Neutralizing antibody responses in patients hospitalized with SARS-CoV-2 Delta or Omicron infection

Author Department

Pulmonary/Critical Care Medicine; Medicine

Document Type

Article, Peer-reviewed

Publication Date



Humoral and cellular immune responses contribute to overall protective immunity against SARS-CoV-2 with neutralizing antibody playing a key role in preventing viral infection. This is evident from the large number of Omicron infections in vaccinated and convalescent patients since antibodies induced after vaccination or infection by the ancestral WA1 strain do not neutralize Omicron variants efficiently (1, 2). This has led to the FDA recommendation for inclusion of the Omicron variant in bivalent COVID-19 vaccines. However, issues have been raised about the value of adding Omicron to the vaccine based on data showing only modest differences between antibody responses after booster immunization with Omicron versus WA1 (3, 4). Also, a recent study has shown that booster responses to Omicron infection are impacted by previous SARS-CoV-2 infections (5). Thus, having additional information on the types of neutralizing antibody responses induced after infection with different SARS-CoV-2 variants will be helpful in addressing this important issue. Here we report live virus neutralization titers against WA1, Delta, BA.1, BA.2 and BA.5 variants in serum samples collected from hospitalized patients infected with SARS-COV-2 Delta or Omicron strains. Blood samples were collected from 187 patients hospitalized with acute COVID-19 between July 2021 - March 2022 at 8 U.S. hospitals (Supplemental Methods). 26% of these patients were immunocompromised, the details of which are given in Supplemental Table 1. The majority (69%) of these patients were sequence confirmed for Delta or Omicron infection and the remaining were classified according to calendar period of circulation. Patients were either unvaccinated (n=80) or vaccinated with COVID-19 mRNA vaccine (n=100) or adenovirus vector vaccine (n=7) before infection. Unvaccinated Delta infected patients made a highly biased neutralizing antibody response towards the infecting Delta strain with lower titers against WA1 (6-fold) and strikingly lower titers against BA.1 (60-fold) and BA.2 (22-fold) (Figure 1A). In vaccinated Delta patients the neutralization titers were similar between Delta and WA1 but were again much lower against BA.1 (17-fold) and BA.2 (9-fold) (Figure 1B). Thus, both unvaccinated and vaccinated Delta infected patients made significantly lower neutralizing antibody responses to Omicron (as determined by Wilcoxon rank sums test). A strikingly different pattern was seen in Omicron infected patients irrespective of their vaccination history with a more favorable neutralizing antibody response to BA.1 and BA.2. While BA.1 and BA.2 neutralizing titers were modestly lower in vaccinated compared to unvaccinated Omicron patients, there was a clear trend for a broader and more balanced antibody response with similar neutralization titers to Delta, BA.1, and BA.2 (Figures 1C, 1D). Importantly, the ratio of BA.1 to WA1 neutralizing titers was significantly higher in Omicron patients compared to Delta patients in both unvaccinated (19-fold) and vaccinated (11-fold) patients (Figure 1E, 1F). This analysis of the ratio between neutralizing antibody to Omicron versus WA1 within a given individual nicely documents that Omicron infection favors Omicron specific antibody responses. These Omicron neutralizing antibodies could have emerged from either de novo naïve B cells or from cross-reactive memory B cells. Given the importance of the currently dominant BA.5 strain we then tested neutralization against BA.5. Note that our samples were collected prior to dominance of BA.5 and most of our patients were infected with BA.1 (Supplemental Table 1). In the subset of Omicron patient samples that we analyzed, there was detectable neutralization of BA.5 but it was lower than for BA.1. and BA.2 in both vaccinated and unvaccinated patients (Figure 1G, 1H, Supplemental Figure 1). This reduced neutralization activity against BA.5 in patients infected with BA.1 suggests that it is better to have BA.5 than BA.1 in the vaccine. In summary, our results show that Omicron infection of unvaccinated or vaccinated patients induces a more proportional and balanced neutralizing antibody response to Omicron variants supporting the recent decision to include Omicron in the bivalent SARS-CoV-2 vaccine. However, it remains to be seen how these findings from infection will translate to vaccination. Our results are from hospitalized patients with high levels of infected cells and antigen that would have efficiently induced a primary response to Omicron in addition to selectively recruiting Omicron reactive memory B cells. It is possible that a single immunization with the Omicron bivalent vaccine may not be sufficient and that two doses may be needed to give the desired antibody response (6). Future studies should address this issue, and it will also be interesting to see how the bivalent vaccine works in people who have already been infected with an Omicron strain.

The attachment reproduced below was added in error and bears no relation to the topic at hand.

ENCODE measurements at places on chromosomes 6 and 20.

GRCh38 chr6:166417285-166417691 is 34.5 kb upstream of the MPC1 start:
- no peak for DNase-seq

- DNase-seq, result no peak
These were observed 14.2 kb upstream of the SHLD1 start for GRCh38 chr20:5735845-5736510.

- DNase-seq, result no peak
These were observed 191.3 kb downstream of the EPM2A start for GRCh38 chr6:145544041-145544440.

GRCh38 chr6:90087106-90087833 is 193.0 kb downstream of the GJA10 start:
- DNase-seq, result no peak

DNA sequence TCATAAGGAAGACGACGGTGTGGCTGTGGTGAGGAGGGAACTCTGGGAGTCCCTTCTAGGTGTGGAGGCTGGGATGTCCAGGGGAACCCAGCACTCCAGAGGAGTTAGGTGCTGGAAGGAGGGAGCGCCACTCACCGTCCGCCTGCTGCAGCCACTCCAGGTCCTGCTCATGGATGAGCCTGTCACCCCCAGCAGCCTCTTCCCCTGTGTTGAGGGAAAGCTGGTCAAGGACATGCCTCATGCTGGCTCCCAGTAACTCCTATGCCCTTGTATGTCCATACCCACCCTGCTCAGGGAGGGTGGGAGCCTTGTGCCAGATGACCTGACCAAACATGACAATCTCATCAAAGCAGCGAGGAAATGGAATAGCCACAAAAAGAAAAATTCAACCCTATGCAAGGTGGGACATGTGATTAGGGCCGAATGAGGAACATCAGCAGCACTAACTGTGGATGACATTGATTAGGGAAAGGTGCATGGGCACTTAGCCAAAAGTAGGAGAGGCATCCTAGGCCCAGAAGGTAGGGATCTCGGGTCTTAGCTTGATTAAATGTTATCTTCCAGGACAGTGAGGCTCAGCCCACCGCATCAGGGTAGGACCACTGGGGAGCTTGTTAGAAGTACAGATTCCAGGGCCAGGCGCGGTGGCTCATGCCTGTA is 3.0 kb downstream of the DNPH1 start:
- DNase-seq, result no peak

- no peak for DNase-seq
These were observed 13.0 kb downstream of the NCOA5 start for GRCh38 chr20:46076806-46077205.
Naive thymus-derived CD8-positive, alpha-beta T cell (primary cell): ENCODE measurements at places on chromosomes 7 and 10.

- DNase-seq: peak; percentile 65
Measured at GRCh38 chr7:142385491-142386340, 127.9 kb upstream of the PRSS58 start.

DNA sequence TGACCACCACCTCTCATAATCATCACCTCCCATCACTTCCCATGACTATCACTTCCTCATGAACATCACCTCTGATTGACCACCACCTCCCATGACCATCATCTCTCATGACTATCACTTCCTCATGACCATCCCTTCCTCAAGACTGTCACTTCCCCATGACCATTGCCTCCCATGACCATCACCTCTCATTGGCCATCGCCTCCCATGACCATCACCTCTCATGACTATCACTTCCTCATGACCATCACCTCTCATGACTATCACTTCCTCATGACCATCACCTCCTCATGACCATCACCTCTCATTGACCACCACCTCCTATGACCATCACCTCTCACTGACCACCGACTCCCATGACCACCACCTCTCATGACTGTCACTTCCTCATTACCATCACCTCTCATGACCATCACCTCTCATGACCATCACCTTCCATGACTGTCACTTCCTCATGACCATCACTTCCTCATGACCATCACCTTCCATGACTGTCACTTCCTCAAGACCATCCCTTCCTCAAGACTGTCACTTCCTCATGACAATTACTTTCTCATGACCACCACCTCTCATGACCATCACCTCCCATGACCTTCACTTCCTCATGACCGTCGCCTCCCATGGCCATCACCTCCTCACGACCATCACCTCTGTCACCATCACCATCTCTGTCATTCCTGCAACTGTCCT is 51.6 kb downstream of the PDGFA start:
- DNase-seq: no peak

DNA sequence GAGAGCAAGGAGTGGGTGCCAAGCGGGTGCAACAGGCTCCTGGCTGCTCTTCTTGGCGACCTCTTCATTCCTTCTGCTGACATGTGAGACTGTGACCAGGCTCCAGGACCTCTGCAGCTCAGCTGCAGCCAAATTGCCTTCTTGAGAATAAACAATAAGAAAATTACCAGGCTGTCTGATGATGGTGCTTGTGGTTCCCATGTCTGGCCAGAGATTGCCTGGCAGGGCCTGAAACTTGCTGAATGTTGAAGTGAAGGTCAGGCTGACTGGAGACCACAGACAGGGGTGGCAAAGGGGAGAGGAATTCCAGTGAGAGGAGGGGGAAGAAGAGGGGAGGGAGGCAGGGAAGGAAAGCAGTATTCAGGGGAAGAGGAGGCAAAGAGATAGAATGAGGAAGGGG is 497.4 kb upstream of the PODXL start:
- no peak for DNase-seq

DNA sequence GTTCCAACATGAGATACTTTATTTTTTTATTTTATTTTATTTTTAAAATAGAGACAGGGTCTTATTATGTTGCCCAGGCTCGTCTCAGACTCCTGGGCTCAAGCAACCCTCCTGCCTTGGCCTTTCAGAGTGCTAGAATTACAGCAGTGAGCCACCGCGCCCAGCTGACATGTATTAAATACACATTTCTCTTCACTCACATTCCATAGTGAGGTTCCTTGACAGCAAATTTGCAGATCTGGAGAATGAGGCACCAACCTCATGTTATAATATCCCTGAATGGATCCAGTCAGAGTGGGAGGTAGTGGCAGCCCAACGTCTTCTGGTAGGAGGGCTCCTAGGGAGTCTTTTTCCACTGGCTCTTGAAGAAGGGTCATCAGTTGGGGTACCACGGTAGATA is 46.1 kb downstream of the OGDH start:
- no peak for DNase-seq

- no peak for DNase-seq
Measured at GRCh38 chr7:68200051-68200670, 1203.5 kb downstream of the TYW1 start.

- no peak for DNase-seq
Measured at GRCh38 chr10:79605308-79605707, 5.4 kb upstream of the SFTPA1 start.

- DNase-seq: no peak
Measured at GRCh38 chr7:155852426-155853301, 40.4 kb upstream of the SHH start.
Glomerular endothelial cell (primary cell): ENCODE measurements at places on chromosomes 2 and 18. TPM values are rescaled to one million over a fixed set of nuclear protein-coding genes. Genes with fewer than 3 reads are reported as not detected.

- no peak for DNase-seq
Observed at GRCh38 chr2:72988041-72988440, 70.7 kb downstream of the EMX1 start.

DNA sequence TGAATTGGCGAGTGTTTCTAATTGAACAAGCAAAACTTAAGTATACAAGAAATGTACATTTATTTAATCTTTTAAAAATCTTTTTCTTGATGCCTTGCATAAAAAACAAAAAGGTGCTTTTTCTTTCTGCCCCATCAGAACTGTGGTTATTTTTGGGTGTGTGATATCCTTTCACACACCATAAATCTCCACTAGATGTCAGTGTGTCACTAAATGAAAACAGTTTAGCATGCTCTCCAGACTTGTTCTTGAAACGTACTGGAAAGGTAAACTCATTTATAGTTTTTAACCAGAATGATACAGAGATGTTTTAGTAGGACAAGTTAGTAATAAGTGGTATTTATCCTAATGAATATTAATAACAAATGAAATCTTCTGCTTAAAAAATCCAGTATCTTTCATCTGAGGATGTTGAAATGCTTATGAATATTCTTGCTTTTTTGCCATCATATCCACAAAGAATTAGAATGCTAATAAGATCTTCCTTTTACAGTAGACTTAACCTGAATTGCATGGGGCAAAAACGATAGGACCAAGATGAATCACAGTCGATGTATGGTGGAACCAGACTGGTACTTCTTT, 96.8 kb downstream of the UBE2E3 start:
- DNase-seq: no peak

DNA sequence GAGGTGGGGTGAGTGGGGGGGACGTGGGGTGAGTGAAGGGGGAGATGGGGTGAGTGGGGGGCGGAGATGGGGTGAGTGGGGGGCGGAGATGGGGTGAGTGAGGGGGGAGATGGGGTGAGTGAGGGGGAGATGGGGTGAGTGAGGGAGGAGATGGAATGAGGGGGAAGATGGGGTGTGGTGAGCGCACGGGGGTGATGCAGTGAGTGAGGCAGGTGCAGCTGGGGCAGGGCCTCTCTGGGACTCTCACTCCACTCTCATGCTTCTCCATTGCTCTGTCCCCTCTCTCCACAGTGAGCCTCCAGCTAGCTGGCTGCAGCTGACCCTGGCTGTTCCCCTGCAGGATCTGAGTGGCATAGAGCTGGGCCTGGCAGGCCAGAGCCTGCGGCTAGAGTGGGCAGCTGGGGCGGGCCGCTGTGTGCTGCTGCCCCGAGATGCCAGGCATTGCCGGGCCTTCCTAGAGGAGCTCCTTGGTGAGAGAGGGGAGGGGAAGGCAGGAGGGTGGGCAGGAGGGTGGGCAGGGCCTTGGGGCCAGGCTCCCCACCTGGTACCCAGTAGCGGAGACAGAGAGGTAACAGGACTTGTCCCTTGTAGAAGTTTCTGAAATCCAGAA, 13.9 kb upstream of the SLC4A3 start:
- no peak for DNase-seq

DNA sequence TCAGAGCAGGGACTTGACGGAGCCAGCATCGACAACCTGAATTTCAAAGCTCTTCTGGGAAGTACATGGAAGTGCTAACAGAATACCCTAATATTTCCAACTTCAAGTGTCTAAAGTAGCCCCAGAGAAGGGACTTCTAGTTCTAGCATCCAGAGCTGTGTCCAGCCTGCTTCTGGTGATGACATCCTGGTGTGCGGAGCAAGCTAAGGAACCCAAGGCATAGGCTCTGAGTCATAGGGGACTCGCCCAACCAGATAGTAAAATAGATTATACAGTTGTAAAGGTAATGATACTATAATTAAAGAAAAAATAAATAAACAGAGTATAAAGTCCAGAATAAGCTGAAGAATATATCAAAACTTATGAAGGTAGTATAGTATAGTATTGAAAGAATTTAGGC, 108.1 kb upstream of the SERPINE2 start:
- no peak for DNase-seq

Keywords: COVID-19; Immunoglobulins.